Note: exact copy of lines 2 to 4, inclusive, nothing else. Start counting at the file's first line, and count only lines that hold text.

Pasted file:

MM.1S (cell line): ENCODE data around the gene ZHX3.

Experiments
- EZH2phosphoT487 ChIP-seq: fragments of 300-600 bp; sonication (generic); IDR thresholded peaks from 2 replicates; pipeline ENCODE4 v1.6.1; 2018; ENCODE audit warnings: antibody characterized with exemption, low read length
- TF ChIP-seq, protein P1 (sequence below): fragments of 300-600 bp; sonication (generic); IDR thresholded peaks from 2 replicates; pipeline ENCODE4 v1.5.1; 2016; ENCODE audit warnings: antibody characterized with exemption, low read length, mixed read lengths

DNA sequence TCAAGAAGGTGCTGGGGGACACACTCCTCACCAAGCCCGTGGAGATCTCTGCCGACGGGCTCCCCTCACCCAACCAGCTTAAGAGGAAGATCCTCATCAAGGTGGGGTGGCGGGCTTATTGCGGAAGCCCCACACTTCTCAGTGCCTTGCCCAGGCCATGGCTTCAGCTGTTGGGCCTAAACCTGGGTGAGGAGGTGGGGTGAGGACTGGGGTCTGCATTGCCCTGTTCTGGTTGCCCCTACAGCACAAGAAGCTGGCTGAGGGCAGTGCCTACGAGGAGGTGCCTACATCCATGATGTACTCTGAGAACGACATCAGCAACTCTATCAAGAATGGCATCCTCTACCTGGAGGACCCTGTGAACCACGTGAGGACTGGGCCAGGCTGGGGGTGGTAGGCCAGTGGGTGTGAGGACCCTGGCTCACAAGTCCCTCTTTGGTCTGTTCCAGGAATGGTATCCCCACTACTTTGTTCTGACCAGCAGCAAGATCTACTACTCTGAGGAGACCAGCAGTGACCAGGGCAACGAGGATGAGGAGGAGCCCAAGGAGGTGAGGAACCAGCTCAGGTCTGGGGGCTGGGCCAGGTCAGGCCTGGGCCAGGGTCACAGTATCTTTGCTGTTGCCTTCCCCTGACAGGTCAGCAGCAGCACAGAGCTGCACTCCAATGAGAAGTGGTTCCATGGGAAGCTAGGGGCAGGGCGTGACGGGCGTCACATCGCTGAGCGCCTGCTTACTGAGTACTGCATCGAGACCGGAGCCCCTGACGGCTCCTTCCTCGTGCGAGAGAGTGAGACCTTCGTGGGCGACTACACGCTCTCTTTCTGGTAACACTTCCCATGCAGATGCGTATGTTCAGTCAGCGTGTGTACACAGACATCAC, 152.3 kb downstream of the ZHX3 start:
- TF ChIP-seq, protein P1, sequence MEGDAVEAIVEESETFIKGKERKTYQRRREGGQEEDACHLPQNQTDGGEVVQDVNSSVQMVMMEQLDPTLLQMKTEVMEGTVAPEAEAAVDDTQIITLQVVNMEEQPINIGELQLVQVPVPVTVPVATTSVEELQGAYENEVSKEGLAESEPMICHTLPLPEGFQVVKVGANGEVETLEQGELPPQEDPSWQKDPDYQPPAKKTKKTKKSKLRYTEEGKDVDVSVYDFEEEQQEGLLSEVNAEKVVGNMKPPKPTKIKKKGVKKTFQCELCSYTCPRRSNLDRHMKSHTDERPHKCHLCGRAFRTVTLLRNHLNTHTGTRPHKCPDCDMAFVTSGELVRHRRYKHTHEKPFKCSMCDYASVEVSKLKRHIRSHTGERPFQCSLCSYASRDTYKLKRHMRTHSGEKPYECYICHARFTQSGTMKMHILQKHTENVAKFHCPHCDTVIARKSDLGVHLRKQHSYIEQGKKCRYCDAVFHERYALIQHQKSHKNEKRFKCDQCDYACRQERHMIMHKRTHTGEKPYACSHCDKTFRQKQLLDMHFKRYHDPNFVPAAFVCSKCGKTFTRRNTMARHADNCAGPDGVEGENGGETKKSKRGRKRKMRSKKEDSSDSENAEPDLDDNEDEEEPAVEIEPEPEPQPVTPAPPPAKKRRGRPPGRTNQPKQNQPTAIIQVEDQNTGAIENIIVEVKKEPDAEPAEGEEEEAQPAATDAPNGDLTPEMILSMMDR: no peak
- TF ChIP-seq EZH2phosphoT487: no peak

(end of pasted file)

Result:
Experiments
- EZH2phosphoT487 ChIP-seq: fragments of 300-600 bp; sonication (generic); IDR thresholded peaks from 2 replicates; pipeline ENCODE4 v1.6.1; 2018; ENCODE audit warnings: antibody characterized with exemption, low read length
- TF ChIP-seq, protein P1 (sequence below): fragments of 300-600 bp; sonication (generic); IDR thresholded peaks from 2 replicates; pipeline ENCODE4 v1.5.1; 2016; ENCODE audit warnings: antibody characterized with exemption, low read length, mixed read lengths